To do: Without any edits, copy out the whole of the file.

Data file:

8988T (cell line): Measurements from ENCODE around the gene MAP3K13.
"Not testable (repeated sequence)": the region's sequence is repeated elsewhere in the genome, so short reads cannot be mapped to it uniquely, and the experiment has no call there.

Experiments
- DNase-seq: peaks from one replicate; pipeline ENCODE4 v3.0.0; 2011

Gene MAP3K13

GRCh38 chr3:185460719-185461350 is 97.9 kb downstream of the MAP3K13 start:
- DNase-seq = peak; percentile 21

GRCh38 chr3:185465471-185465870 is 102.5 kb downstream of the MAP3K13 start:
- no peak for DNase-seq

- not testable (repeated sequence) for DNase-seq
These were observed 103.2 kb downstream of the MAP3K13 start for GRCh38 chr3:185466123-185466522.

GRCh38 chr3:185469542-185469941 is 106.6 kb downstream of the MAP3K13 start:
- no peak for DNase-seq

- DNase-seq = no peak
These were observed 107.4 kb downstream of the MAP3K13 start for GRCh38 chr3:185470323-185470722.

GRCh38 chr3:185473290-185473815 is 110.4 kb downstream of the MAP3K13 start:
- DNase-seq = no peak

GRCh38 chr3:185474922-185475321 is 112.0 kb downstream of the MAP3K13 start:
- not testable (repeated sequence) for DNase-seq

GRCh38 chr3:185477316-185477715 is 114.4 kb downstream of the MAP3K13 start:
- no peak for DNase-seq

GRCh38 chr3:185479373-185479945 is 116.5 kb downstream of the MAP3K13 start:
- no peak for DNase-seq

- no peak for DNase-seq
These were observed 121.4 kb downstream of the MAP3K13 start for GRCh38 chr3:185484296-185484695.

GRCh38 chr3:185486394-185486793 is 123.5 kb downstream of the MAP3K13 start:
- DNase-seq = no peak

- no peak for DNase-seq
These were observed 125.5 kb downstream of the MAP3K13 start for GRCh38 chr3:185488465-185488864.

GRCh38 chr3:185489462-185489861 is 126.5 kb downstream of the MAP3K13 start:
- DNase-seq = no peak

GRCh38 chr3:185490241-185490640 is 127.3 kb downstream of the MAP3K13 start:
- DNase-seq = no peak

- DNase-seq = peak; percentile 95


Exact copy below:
8988T (cell line): Measurements from ENCODE around the gene MAP3K13.
"Not testable (repeated sequence)": the region's sequence is repeated elsewhere in the genome, so short reads cannot be mapped to it uniquely, and the experiment has no call there.

Experiments
- DNase-seq: peaks from one replicate; pipeline ENCODE4 v3.0.0; 2011

Gene MAP3K13

GRCh38 chr3:185460719-185461350 is 97.9 kb downstream of the MAP3K13 start:
- DNase-seq = peak; percentile 21

GRCh38 chr3:185465471-185465870 is 102.5 kb downstream of the MAP3K13 start:
- no peak for DNase-seq

- not testable (repeated sequence) for DNase-seq
These were observed 103.2 kb downstream of the MAP3K13 start for GRCh38 chr3:185466123-185466522.

GRCh38 chr3:185469542-185469941 is 106.6 kb downstream of the MAP3K13 start:
- no peak for DNase-seq

- DNase-seq = no peak
These were observed 107.4 kb downstream of the MAP3K13 start for GRCh38 chr3:185470323-185470722.

GRCh38 chr3:185473290-185473815 is 110.4 kb downstream of the MAP3K13 start:
- DNase-seq = no peak

GRCh38 chr3:185474922-185475321 is 112.0 kb downstream of the MAP3K13 start:
- not testable (repeated sequence) for DNase-seq

GRCh38 chr3:185477316-185477715 is 114.4 kb downstream of the MAP3K13 start:
- no peak for DNase-seq

GRCh38 chr3:185479373-185479945 is 116.5 kb downstream of the MAP3K13 start:
- no peak for DNase-seq

- no peak for DNase-seq
These were observed 121.4 kb downstream of the MAP3K13 start for GRCh38 chr3:185484296-185484695.

GRCh38 chr3:185486394-185486793 is 123.5 kb downstream of the MAP3K13 start:
- DNase-seq = no peak

- no peak for DNase-seq
These were observed 125.5 kb downstream of the MAP3K13 start for GRCh38 chr3:185488465-185488864.

GRCh38 chr3:185489462-185489861 is 126.5 kb downstream of the MAP3K13 start:
- DNase-seq = no peak

GRCh38 chr3:185490241-185490640 is 127.3 kb downstream of the MAP3K13 start:
- DNase-seq = no peak

- DNase-seq = peak; percentile 95